We’re just an utterly hypocritical society – we allow the BNP to exist, we believe that people are allowed to hold whatever view they want, and then we persecute them for doing so.

Instead of slamming this slightly divvy individual, surely we should be discussing the real merits of allowing fascist parties to exist in our strange democratic system. And if we allow the fascists to have a legitimate political party, why aren’t we allowing the Muslims to have a Sharia party? They are exactly the same: the BNP believe that many Brits should be expelled from the country. The Islamists believe that many Brits should not have the right to vote.

I vote for buying Sealand, expelling both the BNP and the UK Islamic Sharia Council there, and letting the dramas begin!

Written by sanchezdemarcos

January 14, 2007 at 11:31 am

Posted in faith, free speech, outrageous, politics

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Message to my muslim friends

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Jews/Christians have decided to gloss over the more gory bits of the Torah/Bible so Muslims need to to with the Qur’an.
Christians now accept that the Bible should NOT be taken literally…even Archbishops do not believe in the matter of fact creation of the universe in seven days. Likewise, rarely do you here the Pope reminding his Catholic flock of Exodus 35:2 which clearly states that “…whosoever doeth work on the Sabbath shall be put to death”. For Christians to reject these outdated beliefs did not mean the abandonment of the entire religion (it is not necessary to throw out the ‘baby with the bathwater’). It just means putting things that were written 2,000 years ago into context. [My personal view is that a religion is only truly representative of the original prophet for about 500 years after which time the message has become too diluted from the original, but lets not go there…]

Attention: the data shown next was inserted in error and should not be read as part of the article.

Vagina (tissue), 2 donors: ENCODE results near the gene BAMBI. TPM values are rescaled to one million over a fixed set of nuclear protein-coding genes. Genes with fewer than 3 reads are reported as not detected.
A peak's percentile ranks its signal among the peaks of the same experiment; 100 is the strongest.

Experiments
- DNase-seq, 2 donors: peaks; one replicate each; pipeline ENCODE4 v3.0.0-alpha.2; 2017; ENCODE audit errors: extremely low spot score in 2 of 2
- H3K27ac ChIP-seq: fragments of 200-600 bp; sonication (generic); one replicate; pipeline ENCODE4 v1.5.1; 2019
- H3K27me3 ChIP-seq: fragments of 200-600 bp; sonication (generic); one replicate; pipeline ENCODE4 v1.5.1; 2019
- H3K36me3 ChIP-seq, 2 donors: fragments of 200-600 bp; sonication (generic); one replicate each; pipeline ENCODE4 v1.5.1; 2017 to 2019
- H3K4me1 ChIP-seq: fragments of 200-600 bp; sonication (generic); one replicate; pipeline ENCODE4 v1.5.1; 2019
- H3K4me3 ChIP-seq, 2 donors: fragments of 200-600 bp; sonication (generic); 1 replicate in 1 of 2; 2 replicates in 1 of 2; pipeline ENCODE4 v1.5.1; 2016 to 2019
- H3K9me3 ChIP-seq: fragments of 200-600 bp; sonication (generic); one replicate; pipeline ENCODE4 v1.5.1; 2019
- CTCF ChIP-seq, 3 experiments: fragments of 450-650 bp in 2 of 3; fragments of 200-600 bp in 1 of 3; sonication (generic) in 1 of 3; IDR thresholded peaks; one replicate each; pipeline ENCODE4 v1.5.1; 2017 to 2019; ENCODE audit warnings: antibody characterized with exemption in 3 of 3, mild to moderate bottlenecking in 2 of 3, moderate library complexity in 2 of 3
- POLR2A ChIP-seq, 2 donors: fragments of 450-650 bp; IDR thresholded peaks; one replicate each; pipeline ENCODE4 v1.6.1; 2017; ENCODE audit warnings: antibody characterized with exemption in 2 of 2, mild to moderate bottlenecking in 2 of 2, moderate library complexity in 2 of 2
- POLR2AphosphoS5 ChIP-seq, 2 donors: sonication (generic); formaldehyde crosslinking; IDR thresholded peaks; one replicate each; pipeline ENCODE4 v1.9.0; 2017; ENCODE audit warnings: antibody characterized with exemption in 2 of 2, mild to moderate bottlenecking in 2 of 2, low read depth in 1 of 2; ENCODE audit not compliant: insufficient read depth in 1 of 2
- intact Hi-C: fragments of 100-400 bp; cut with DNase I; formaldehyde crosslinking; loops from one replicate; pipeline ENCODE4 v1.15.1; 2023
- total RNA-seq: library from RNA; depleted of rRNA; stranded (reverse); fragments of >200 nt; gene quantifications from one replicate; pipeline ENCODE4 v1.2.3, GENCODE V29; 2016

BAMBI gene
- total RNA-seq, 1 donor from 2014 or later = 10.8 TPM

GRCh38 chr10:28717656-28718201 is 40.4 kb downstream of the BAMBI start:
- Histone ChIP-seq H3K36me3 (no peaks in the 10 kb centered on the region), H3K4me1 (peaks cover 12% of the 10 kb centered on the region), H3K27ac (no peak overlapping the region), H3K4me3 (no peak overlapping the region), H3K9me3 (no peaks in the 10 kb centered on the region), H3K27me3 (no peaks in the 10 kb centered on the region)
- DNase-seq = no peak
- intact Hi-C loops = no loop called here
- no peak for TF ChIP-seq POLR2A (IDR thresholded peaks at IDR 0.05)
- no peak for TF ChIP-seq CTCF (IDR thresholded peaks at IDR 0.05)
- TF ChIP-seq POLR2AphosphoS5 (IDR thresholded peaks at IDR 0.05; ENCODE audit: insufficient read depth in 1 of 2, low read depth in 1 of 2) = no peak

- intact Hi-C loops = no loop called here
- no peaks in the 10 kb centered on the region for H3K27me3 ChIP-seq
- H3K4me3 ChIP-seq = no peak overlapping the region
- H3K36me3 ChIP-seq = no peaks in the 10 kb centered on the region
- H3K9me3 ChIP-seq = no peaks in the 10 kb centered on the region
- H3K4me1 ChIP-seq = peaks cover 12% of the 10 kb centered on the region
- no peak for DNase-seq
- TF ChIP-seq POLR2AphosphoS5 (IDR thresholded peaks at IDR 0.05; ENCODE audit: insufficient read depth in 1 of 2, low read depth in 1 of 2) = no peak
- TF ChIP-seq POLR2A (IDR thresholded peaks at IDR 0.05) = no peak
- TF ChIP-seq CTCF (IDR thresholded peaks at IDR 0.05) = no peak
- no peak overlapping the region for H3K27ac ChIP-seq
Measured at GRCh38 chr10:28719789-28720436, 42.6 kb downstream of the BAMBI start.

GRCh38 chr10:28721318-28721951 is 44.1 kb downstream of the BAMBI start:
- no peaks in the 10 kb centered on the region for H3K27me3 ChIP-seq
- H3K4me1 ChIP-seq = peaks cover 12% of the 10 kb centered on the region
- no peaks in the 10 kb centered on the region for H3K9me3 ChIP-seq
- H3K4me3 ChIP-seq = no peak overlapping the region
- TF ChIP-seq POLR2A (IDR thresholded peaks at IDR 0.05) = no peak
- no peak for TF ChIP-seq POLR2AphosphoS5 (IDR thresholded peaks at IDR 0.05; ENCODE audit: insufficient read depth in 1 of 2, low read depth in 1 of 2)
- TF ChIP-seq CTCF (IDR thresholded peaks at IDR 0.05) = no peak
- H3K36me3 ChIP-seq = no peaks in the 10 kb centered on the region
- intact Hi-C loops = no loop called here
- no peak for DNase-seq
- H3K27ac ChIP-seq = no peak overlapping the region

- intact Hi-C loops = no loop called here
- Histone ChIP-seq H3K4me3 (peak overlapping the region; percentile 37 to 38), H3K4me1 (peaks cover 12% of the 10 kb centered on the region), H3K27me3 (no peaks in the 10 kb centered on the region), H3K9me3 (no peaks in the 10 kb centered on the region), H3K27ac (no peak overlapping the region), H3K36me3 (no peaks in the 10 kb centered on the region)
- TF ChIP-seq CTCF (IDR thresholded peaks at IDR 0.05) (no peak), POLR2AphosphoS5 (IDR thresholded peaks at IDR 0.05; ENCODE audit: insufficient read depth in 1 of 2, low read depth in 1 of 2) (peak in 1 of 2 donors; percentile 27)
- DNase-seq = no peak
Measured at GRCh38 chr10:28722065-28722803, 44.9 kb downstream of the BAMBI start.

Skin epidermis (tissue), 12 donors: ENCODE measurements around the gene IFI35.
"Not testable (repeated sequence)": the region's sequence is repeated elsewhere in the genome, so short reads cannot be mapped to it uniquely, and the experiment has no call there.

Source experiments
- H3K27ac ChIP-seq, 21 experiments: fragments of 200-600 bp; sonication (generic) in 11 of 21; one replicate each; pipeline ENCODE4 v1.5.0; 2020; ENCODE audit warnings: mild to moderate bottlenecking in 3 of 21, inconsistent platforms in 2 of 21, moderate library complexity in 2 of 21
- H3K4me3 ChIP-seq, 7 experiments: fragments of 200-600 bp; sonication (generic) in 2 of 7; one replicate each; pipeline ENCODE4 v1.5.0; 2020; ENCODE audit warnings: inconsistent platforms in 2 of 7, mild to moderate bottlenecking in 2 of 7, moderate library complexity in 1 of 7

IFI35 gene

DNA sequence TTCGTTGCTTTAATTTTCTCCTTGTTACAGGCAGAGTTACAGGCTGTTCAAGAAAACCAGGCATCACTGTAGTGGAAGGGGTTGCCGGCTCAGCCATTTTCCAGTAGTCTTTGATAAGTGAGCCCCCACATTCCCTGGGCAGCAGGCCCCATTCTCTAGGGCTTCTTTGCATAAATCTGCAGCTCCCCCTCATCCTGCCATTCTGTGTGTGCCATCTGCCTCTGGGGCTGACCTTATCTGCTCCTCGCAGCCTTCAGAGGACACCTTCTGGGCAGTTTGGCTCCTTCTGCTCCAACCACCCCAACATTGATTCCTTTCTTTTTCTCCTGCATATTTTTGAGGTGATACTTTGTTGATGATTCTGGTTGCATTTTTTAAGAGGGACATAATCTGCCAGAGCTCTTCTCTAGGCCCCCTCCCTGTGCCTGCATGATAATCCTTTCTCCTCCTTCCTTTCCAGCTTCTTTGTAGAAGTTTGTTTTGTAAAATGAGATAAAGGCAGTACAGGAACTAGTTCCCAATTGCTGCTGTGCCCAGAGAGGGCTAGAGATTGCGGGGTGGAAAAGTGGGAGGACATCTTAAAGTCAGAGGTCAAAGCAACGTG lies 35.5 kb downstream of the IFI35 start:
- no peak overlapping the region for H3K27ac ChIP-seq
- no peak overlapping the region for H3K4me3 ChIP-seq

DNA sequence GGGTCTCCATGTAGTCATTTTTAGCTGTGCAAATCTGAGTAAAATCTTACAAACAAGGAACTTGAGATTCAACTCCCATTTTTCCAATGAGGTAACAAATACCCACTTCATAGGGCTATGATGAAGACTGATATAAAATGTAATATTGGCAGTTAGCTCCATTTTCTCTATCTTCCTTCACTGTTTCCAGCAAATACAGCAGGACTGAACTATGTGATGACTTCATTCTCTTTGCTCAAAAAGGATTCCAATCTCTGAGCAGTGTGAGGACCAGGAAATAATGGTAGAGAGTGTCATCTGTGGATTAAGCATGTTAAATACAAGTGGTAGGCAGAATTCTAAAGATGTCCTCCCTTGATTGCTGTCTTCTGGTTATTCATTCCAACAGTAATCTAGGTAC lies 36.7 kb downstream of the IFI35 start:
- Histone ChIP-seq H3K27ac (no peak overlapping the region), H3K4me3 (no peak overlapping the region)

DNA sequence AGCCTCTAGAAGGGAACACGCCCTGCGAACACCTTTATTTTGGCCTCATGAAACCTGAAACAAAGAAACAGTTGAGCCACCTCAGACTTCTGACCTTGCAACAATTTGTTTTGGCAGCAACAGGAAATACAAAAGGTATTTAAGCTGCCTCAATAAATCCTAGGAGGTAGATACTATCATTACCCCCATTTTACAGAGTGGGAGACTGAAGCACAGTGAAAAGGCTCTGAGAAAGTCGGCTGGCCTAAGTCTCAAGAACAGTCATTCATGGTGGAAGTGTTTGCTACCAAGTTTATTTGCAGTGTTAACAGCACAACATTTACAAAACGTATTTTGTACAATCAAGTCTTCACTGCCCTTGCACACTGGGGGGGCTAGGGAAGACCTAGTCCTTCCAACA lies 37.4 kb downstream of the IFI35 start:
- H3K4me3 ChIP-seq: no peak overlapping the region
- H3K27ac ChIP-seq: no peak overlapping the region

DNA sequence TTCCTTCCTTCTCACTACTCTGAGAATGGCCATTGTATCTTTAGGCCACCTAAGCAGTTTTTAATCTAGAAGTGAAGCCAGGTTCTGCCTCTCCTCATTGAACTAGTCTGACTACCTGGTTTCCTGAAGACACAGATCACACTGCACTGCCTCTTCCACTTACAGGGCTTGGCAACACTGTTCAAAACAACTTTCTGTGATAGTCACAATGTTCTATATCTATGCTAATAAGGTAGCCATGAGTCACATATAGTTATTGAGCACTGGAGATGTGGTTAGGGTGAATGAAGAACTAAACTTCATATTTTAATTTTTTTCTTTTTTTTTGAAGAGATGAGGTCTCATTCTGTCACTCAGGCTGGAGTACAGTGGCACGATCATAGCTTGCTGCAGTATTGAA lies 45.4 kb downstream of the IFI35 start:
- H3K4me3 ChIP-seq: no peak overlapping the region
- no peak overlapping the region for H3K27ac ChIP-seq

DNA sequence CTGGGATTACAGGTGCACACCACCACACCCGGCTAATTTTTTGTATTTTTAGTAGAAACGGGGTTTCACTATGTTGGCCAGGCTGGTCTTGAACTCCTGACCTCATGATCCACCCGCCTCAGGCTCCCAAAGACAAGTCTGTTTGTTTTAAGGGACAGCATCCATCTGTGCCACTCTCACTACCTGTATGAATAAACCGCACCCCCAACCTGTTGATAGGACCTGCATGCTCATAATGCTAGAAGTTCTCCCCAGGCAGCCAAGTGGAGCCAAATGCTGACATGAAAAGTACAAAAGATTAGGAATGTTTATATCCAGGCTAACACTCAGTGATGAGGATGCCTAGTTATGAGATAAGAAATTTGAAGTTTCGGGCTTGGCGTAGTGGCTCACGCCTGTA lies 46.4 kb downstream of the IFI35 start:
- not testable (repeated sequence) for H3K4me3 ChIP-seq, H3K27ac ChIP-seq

I can imagine representatives of the Taliban saying that this is the reason that Christianity is not the force that it once was (i.e. because it doesn’t follow the Bible to the letter), and I can understand this. It would be difficult for any ‘progressive Muslims’ (as Mirza calls them), which I think would be the majority of Muslims living in the West, to agree with this though.
I hope this doesn’t come across as judgemental or preachy. No-one can question the power, importance and beauty of Islam and its role in establishing and continuing great societies the world over, but like Christianity it needs to come to terms with its harsher elements if it is to continue to develop and influence people. Either that or you should all really be taking up arms and smiting my neck!!!
Asalam-a-laikum

Written by jackshaftoe

October 11, 2006 at 4:06 pm

Posted in faith, free speech

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The struggle of good against evil: Evil wins

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In the good old days, it was easy to distinguish good from evil. Good was always on Gods side and the Devils work was left to the idle but the events of recent years have made me wonder if these sides have somehome switched. I mean, the amount of pain and suffering inflicted by so-called “believers” from all faiths on the peoples of this planet is overwhelming.

Firstly, we have the Bush and Blair crusade on Islam – the struggle of good against evil for the 21st century. You have Islamic factions defending their faith by “any means necessary”. Peodophile catholic priests protected by the Vatican. Aids epidemics worsened by ancient religious dogma.

The list is endless but my point is these so called believers don’t seem to be offering much in the way of love and respect. Has good switched sides and have the false prophets finally taken control?

Written by sanchezdemarcos

October 5, 2006 at 11:25 pm